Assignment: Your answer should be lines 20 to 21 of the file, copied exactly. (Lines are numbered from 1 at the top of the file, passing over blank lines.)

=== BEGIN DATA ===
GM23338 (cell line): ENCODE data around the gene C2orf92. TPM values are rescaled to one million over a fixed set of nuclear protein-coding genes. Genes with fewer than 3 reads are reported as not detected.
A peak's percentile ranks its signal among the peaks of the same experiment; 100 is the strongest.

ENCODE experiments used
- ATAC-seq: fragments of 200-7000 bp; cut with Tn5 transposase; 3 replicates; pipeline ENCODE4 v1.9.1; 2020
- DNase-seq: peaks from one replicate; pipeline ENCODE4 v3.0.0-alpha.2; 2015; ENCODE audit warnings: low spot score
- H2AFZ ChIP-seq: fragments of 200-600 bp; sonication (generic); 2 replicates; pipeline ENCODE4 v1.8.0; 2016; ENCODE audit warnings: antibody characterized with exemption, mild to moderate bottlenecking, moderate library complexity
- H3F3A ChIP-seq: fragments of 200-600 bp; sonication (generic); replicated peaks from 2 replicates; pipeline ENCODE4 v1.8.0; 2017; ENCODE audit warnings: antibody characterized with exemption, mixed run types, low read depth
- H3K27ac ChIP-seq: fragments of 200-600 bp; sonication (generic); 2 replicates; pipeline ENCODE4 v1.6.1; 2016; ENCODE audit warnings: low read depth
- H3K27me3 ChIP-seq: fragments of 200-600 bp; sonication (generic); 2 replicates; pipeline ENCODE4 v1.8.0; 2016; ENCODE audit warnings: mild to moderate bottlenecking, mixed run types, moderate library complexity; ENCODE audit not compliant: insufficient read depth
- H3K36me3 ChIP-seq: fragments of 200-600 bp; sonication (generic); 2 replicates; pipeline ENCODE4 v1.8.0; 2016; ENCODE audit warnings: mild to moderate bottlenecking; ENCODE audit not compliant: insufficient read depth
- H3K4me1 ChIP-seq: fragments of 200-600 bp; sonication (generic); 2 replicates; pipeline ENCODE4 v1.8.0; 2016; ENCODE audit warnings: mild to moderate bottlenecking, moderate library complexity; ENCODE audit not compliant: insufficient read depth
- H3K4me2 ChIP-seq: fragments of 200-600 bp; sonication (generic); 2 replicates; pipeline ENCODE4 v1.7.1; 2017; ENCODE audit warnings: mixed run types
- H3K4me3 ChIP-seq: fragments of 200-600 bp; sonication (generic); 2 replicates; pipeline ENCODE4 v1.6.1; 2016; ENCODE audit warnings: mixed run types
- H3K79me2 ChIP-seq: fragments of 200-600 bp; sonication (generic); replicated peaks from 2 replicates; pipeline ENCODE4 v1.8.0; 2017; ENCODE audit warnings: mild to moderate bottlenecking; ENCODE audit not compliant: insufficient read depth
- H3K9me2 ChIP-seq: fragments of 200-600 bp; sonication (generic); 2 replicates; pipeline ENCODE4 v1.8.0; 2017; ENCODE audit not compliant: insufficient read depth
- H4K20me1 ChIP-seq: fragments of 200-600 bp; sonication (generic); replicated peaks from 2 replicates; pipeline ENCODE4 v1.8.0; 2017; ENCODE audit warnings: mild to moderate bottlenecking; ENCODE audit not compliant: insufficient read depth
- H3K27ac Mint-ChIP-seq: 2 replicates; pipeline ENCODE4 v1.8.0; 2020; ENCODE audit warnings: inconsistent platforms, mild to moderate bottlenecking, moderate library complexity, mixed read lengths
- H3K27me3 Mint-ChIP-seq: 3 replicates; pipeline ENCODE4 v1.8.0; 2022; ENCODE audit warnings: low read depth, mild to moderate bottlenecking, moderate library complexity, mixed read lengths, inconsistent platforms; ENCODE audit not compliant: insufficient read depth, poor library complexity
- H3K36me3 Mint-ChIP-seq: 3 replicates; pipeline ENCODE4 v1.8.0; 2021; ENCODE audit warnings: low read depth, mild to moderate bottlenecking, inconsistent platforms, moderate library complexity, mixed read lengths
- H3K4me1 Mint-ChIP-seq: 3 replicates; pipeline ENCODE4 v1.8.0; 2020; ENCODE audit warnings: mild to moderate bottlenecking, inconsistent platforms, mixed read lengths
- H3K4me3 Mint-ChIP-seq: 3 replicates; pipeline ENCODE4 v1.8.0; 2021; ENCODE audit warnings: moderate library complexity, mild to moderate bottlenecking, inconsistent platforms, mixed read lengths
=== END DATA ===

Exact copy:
- H3K4me1 Mint-ChIP-seq: 3 replicates; pipeline ENCODE4 v1.8.0; 2020; ENCODE audit warnings: mild to moderate bottlenecking, inconsistent platforms, mixed read lengths
- H3K4me3 Mint-ChIP-seq: 3 replicates; pipeline ENCODE4 v1.8.0; 2021; ENCODE audit warnings: moderate library complexity, mild to moderate bottlenecking, inconsistent platforms, mixed read lengths